He appeared on Letterman July 9 and Fallon on July 10, 2012, performing songs from his latest full-length Bad As Me. On the first night, after chatting with the host, Waits performed “Chicago” with his son Casey on drums, long time bassist Larry Taylor, guitarist David Hidalgo (Los Lobos), keyboardist Augie Myers, and guitarist Big Bill Morganfield. On the second night, he performed “Raised Right Men.”
Bad As Me was later nominated for a 2013 Grammy Award as Best Alternative Music Album, pitting him against such unlikely competitors as Bjork and Fiona Apple.
In August 2012, a new video for “Hell Broke Luce” began streaming online. Says Waits, “[Director] Matt Mahurin has created an apocalyptic war dream to accompany the song...I envisioned it as an enlightened drill sergeant yelling the hard truths of war to a brand new batch of recruits. The video grew from the gnawing image of a soldier pulling his home, through a battlefield, at the end of a rope.”
He appeared on the Simpsons in January 2013, in an episode entitled “Homer Goes to Prep School,” playing himself (in a non-singing role) and introducing Homer to a community of survivalists.
His collaboration with Keith Richards “Shenandoah” appeared on the two-disc compilation Son of Rogues Gallery: Pirate Ballads, Sea Songs & Chanteys, released February 19, 2013, via the Anti-Records label. His book with photographer/film director Anton Corbijn, Waits/Corbijn '77-'11 (released May 8, 2013), features 200 pages of Waits portraits taken by Corbijn over four decades, plus 50 pages of the first published collection of musings and photographs taken by Waits himself. The linen bound book has introductions written by film director Jim Jarmusch and music critic Robert Christgau. The collector's edition linen slipcase edition is limited to 6,600 copies.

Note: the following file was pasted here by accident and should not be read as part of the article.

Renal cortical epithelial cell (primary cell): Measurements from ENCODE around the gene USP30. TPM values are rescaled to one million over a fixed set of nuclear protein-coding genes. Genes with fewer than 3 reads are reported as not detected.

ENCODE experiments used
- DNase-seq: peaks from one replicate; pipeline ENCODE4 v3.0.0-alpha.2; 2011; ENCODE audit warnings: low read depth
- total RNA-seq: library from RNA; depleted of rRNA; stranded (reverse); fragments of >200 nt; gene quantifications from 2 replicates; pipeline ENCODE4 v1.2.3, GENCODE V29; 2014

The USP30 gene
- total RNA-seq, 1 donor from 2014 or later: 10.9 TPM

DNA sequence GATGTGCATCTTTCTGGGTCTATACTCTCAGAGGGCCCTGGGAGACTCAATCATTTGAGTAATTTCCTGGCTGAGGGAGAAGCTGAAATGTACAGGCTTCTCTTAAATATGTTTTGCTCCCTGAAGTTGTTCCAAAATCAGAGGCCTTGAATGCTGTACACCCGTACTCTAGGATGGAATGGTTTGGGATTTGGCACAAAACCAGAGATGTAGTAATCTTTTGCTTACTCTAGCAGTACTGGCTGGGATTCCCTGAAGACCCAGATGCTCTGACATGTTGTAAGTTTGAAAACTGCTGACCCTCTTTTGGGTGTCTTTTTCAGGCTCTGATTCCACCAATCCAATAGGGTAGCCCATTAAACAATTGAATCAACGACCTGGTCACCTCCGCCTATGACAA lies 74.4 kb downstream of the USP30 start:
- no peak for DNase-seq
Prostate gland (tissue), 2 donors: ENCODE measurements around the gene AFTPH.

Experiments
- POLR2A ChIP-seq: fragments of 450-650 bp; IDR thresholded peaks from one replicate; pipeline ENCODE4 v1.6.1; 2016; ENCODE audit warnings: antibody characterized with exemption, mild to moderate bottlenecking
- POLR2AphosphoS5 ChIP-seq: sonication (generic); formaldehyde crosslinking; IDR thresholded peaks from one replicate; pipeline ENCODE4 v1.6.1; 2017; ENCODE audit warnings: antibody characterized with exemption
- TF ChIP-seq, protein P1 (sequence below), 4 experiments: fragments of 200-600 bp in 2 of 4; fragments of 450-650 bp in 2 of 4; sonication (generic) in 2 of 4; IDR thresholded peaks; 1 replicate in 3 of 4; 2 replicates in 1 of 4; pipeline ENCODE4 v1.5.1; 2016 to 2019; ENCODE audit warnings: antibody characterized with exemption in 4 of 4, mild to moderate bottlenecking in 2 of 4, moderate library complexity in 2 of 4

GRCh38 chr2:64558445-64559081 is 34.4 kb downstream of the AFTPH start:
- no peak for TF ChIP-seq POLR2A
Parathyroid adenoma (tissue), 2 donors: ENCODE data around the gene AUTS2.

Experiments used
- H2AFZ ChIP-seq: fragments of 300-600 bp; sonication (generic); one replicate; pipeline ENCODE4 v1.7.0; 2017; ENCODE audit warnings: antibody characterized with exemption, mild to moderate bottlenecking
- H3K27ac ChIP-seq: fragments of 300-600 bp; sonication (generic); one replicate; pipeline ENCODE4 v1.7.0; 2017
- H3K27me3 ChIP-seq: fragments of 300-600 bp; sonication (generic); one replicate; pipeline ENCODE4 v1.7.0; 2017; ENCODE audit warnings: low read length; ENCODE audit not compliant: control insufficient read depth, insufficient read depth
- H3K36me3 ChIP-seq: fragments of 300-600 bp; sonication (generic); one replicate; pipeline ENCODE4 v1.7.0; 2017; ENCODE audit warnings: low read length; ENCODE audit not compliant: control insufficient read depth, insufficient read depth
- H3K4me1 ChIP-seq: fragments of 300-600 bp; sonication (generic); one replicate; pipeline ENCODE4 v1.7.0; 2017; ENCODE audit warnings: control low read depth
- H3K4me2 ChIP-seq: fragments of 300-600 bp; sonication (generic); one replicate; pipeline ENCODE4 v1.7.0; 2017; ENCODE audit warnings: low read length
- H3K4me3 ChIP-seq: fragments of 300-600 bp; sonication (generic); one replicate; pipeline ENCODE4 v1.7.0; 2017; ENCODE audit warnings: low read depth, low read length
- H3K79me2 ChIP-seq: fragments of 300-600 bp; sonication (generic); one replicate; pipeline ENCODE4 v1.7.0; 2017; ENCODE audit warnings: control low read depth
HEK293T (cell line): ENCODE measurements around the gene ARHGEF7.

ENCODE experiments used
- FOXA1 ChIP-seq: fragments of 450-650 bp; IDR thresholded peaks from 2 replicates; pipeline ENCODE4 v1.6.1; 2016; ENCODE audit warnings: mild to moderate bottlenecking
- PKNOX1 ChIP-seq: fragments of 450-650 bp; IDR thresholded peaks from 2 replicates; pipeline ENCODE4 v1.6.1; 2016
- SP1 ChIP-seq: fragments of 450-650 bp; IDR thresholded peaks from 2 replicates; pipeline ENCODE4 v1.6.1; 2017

In May 2013, he joined the Rolling Stones on stage in Oakland on the second stop on their 50 & Counting arena tour, performing “Little Red Rooster” as a duet with Mick Jagger, who also played the harmonica on the tune.
He performed his first concert in five years at Neil Young's 27th annual Bridge School Benefit Concert on October 27, 2013 with David Hidalgo on guitar, Les Claypool on bass, and drummer Casey Waits. Says Waits, “When Neil told me he was serving burnt cow's eyes on a flat tire and it's all gluten free, I invited myself!”
In early 2014, for the first time in more than two decades, Waits signed with an agency, with William Morris Endeavor representing the singer-songwriter, composer, and actor in all areas. He was then announced as one of 14 judges presiding over the 2014 International Songwriting Competition (ISC), along with Sarah McLachlan, Pat Metheny, Sara Evans, Bastille, Avicii, Wayne Shorter, Casting Crowns, and John Hiatt.
Director John Lamb launched a Kickstarter campaign in summer 2014 to restore the animated short “Tom Waits For No One,” starring a rotoscoped Waits performing “The One That Got Away” in 1979 at Hollywood's La Brea Stage.
In May 2015, Waits appeared on one of the final episodes of David Letterman's late night talk show, performing a bittersweet new song called "Take One Last Look." Early the following year, he released an online stream of his take on Blind Willie Johnson's "Soul Of A Man," from a multi-contributor tribute album God Don't Never Change: The Songs Of Blind Willie Johnson.
- Bad As Me